(AFP (eng) 02/27/17)
An African road movie about four women wowed its audience Sunday as it kicked off the Panafrican cinema and television festival (Fespaco), a showcase for the continent's burgeoning film industry. "Borders" ("Frontieres") directed by Apolline Traore, a Fespaco laureate in 2013, sweeps across Africa as its protagonists journey through Senegal, Mali, Burkina Faso and Benin on their way to Nigeria. Along the way the women -- Ivorian, Senegalese, Burkinabe and Nigerian actresses -- are spared nothing as they are beset by customs officers, thieves, murderers and rapists. The film -- the first feature-length film to show at the festival -- deals with "the bravery of women," Traore told AFP at the festival in the Burkinabe capital Ouagadougou. "There is a...
(AFP (eng) 02/23/17)
For the first time in Africa, researchers said Wednesday they have detected a malaria parasite that is partially resistant to the top anti-malaria drug, artemisinin, raising concern about efforts to fight a disease that sickens hundreds of millions of people each year. The discovery means that Africa now joins southeast Asia in hosting such drug-resistant forms of the mosquito-borne disease. Malaria infected more than 200 million people and killed some 438,000 people worldwide in 2015, most of them children in Africa. "The spread of artemisinin resistance in Africa would be a major setback in the fight against malaria, as ACT (artemisinin-based combination therapy) is the only effective and widely used antimalarial treatment at the moment," said lead author Arnab Pain,...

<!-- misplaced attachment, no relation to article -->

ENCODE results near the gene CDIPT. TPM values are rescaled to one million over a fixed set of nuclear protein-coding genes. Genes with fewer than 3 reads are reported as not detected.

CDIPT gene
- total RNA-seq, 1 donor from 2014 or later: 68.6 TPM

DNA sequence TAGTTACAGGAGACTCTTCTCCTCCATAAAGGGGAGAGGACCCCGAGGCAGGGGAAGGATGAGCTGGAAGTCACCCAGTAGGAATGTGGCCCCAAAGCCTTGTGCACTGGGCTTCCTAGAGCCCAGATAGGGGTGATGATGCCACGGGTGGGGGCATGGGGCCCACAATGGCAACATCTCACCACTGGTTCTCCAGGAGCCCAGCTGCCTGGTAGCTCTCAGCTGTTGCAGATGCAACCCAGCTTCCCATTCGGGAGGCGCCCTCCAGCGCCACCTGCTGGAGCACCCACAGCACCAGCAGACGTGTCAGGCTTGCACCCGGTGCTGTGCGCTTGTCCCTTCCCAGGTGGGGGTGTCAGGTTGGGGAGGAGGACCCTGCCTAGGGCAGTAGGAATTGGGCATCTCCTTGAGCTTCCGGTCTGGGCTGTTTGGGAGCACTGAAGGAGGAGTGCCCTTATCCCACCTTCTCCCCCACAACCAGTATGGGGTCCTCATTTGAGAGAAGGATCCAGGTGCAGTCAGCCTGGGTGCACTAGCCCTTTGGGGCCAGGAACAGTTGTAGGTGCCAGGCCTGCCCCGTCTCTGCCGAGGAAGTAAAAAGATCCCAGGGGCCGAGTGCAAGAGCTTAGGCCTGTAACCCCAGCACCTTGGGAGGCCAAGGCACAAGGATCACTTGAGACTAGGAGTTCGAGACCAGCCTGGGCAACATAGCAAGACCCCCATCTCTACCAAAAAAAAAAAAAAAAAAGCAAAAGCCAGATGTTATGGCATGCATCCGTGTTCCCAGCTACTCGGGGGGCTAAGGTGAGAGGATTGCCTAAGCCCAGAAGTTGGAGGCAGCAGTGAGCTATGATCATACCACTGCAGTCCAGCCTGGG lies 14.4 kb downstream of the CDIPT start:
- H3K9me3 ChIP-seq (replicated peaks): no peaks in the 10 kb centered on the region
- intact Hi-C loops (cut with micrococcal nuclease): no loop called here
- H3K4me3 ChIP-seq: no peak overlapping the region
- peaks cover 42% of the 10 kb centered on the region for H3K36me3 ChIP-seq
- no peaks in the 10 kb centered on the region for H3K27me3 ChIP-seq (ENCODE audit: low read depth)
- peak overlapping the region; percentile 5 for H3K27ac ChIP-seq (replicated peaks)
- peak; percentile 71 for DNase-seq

(Xinhuanet 02/22/17)
Africa Energy Indaba, the continent's premier energy event, kicked off in Johannesburg on Monday with the aim of finding solutions to the continent's energy future. The three-day conference is being attended by the governments' representatives, business and funders. The meeting seeks to unleash the continent's potential by coming up with an energy mix to develop Africa. Dr. Garth Strachan, Deputy Director General and Head of Gas Industrialization Unit in South Africa's Department of Trade and Industry said the recent discoveries of gas in Mozambique, Angola and Tanzania provides a huge opportunity for the continent. He said there is a need for the countries to work together to tap benefits from the gas for the good of the continent. Strachan said...
(Bloomberg 02/21/17)
Ashish Thakkar, who co-founded Africa banking conglomerate Atlas Mara Ltd. with ex-Barclays Plc head Bob Diamond, lost a ruling over the ownership of family assets in a London divorce case, with a judge questioning Thakkar’s truthfulness. Judge Philip Moor ruled that Thakkar, and not his mother and sister, was the owner of disputed assets in the divorce. He found that the 35-year-old owned 100 percent of Mara Group Holdings Ltd. and other corporate entities. The result will have ramifications in the proceedings where a judge will have to decide how much Thakkar -- described in videos posted on his foundation’s website as "Africa’s Youngest Billionaire" -- is worth. Thakkar says he has assets of 445,532 pounds ($553,000) while his wife,...